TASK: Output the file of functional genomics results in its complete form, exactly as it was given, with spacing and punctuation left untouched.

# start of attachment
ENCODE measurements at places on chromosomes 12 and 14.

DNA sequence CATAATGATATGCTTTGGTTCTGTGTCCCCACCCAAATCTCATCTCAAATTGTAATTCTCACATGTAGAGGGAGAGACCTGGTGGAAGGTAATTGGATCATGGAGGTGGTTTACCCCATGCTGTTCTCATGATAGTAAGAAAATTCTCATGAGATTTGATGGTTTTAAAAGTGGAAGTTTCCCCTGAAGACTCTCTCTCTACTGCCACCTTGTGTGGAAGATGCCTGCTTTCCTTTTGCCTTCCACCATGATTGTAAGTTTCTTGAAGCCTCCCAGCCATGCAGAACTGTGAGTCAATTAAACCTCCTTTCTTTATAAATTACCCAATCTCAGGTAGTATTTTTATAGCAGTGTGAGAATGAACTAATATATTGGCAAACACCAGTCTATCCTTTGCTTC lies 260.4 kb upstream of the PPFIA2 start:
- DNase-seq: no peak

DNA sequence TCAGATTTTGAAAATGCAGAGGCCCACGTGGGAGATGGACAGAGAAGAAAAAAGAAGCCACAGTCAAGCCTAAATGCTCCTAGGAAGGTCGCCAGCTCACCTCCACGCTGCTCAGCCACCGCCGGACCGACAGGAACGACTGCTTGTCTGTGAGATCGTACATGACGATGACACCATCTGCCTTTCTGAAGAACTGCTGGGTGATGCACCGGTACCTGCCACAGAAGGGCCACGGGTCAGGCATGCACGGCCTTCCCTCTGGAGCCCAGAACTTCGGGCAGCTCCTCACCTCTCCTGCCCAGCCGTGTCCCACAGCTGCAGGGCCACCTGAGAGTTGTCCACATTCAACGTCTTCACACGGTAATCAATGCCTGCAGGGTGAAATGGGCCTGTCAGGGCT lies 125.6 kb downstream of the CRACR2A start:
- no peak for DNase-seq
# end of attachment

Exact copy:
ENCODE measurements at places on chromosomes 12 and 14.

DNA sequence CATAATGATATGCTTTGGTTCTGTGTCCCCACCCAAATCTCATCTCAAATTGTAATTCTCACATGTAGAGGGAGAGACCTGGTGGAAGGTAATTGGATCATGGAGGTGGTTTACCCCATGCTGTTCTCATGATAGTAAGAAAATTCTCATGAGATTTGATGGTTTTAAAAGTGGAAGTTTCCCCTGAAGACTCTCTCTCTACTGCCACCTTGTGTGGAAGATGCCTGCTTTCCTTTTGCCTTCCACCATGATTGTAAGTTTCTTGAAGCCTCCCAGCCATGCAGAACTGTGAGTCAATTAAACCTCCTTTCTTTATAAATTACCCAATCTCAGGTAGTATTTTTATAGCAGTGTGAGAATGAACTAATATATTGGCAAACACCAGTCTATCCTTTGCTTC lies 260.4 kb upstream of the PPFIA2 start:
- DNase-seq: no peak

DNA sequence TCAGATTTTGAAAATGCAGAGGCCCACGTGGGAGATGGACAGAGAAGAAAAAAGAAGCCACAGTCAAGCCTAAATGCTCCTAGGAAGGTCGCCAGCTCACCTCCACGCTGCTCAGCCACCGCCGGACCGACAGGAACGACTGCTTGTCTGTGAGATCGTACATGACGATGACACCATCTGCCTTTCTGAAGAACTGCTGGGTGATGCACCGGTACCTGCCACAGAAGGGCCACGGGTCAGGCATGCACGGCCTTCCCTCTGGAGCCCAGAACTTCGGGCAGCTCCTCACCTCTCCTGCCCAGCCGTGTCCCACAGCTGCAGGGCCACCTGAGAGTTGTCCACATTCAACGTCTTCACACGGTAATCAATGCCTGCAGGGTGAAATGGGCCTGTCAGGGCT lies 125.6 kb downstream of the CRACR2A start:
- no peak for DNase-seq